Although there is no misunderstanding that drinking too much alcohol is harmful, the relationship between moderate alcohol use and health is complex. A new study1, published in The Lancet, analyses the daily alcohol intake that minimises health risks based on worldwide data. For individuals aged 40 years and older, drinking small amounts of alcohol seems to have some beneficial effects, but drinking more increases health risks. For younger people the amount of alcohol that minimizes health risks is zero or close to zero.
Marta Trius-Soler wins the Beer and Health Publication Award 2021 with her publication on the effect of moderate beer consumption on menopausal symptoms. This is the second year on a row the Beer and Health Publication Award is awarded to the lead author of the best, most remarkable study focusing on moderate beer or alcohol consumption. Trius-Soler wins a monetary prize of 1,000 euro and may present her research findings during the next Beer and Health symposium in 2023.
More people reduced than increased their alcohol use since the onset of the COVID-19 pandemic in Europe. Those already drinking at high levels prior to COVID-19 mainly increased their alcohol consumption. This is the outcome of a recent meta-analysis.
What is the effect of alcohol consumption on cardiovascular disease? It is particularly difficult to investigate the effect of moderate consumption. A new study uses both the common research method and a newer method based on genetic variation. The common research method shows a protective effect on hypertension and coronary artery disease with moderate alcohol consumption. Adjusting for lifestyle factors slightly weakens this favorable association. The newer method of determining alcohol consumption on the basis of genes shows a slight increase in hypertension and coronary artery disease with moderate consumption.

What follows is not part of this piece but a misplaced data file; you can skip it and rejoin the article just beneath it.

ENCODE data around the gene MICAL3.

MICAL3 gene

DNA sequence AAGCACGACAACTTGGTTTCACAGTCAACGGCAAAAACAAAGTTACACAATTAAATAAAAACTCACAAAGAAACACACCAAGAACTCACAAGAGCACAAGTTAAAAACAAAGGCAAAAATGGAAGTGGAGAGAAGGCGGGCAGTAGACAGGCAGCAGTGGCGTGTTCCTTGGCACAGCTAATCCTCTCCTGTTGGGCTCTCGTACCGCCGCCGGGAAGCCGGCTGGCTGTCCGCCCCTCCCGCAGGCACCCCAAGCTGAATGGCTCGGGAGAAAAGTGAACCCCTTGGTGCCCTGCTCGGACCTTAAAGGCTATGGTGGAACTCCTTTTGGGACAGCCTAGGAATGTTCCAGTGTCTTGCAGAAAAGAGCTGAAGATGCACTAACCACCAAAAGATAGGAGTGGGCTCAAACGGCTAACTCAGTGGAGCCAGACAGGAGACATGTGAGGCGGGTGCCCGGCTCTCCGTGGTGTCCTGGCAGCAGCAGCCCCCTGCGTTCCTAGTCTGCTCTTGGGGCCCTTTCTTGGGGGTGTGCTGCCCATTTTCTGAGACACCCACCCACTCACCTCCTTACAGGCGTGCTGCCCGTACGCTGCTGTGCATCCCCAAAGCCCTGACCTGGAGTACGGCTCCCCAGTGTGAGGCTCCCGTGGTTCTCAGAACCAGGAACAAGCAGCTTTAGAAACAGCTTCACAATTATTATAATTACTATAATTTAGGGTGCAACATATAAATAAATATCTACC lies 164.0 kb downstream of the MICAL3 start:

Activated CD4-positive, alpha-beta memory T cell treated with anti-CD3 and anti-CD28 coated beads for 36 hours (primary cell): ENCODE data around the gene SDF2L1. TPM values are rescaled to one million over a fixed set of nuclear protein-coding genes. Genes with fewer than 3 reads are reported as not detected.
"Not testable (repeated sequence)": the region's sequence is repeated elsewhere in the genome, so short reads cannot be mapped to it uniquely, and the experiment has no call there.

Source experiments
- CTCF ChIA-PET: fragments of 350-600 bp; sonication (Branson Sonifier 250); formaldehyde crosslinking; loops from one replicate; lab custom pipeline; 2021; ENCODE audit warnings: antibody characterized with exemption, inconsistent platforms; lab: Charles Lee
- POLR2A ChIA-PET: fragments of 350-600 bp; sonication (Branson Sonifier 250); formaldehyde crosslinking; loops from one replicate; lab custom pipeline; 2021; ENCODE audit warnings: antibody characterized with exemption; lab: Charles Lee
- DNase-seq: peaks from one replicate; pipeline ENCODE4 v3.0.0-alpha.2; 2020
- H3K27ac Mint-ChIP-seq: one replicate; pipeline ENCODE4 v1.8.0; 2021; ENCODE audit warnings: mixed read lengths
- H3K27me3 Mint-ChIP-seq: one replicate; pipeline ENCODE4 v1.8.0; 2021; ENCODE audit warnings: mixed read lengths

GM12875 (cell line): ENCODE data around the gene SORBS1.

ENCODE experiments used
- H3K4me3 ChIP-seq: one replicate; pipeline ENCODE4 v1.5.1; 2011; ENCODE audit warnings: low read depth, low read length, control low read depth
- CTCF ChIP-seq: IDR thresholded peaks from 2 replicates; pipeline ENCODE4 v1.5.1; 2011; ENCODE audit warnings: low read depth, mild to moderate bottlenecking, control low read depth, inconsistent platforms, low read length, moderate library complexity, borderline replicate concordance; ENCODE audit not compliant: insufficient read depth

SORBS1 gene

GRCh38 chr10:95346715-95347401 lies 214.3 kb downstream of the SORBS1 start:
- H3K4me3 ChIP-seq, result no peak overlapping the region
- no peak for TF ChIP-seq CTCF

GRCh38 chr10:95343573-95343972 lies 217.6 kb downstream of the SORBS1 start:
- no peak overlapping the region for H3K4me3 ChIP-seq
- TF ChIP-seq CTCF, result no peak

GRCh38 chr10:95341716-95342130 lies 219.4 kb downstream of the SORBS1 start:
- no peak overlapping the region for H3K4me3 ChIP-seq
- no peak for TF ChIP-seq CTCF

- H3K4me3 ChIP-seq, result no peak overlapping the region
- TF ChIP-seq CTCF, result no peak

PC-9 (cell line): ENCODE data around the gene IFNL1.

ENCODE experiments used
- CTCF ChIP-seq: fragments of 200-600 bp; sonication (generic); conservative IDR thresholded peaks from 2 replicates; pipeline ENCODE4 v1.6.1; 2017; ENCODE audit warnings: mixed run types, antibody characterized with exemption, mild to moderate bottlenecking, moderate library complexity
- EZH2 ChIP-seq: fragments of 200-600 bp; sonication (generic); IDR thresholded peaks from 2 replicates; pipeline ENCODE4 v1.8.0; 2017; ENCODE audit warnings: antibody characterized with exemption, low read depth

Why do people drink more or less alcohol? Does it have anything to do with their mood? A study1 tries to answer these questions by analysing all studies done on this topic. The authors conclude both elevated negative and increased positive mood is associated with increased alcohol consumption, although the effects are small. Overall, findings point towards the possibility of developing a theory on affect intensity regulation of alcohol use.
Blood lipoproteins may play a role in the beneficial cardiovascular effects of moderate alcohol consumption
Moderate alcohol consumption is associated with decreased risk of cardiovascular disease (CVD) and improvement in cardiovascular risk markers. Up to 60 g of alcohol a day can cause changes in lipoprotein subfractions, mainly HDL subfractions, and its related functions that could explain the influence on cardiovascular health. This is the outcome of a recent systematic review including both observational and intervention studies.
In comparison with lifetime abstainers, drinking less than one drink a day is associated with a reduced risk of dying due to any cause. But more than two drinks a day is associated with an increased risk of total, cardiovascular and especially cancer mortality. These are the outcomes of a large multi-country study that was recently published. This study confirms previous findings that alcohol has a J-shaped relation with mortality.
The evidence regarding the effect of alcohol on bladder cancer is still inconclusive. But a new meta-analysis tries to shed light on the matter. It finds no effect of alcohol consumption on the risk of bladder cancer in the general population, but it does find an increased risk of heavy alcohol consumption on the risk in males, and an increased risk with drinking spirits. More research is needed.
For the second time in a row, the Beer and Health Initiative offers a Publication Award of €1,000 for the best, most remarkable publication of the year focusing on moderate beer (or alcohol) consumption. Deadline of application is 31 March 2022.
A new meta-analysis finds a decreased risk of Parkinson’s disease with alcohol consumption. The lowest risk is present for people drinking 2,5 to 3,5 drinks a day. Interestingly, only beer is significantly associated with a lower risk, not wine and spirits. Whether the relation is causal is still unclear.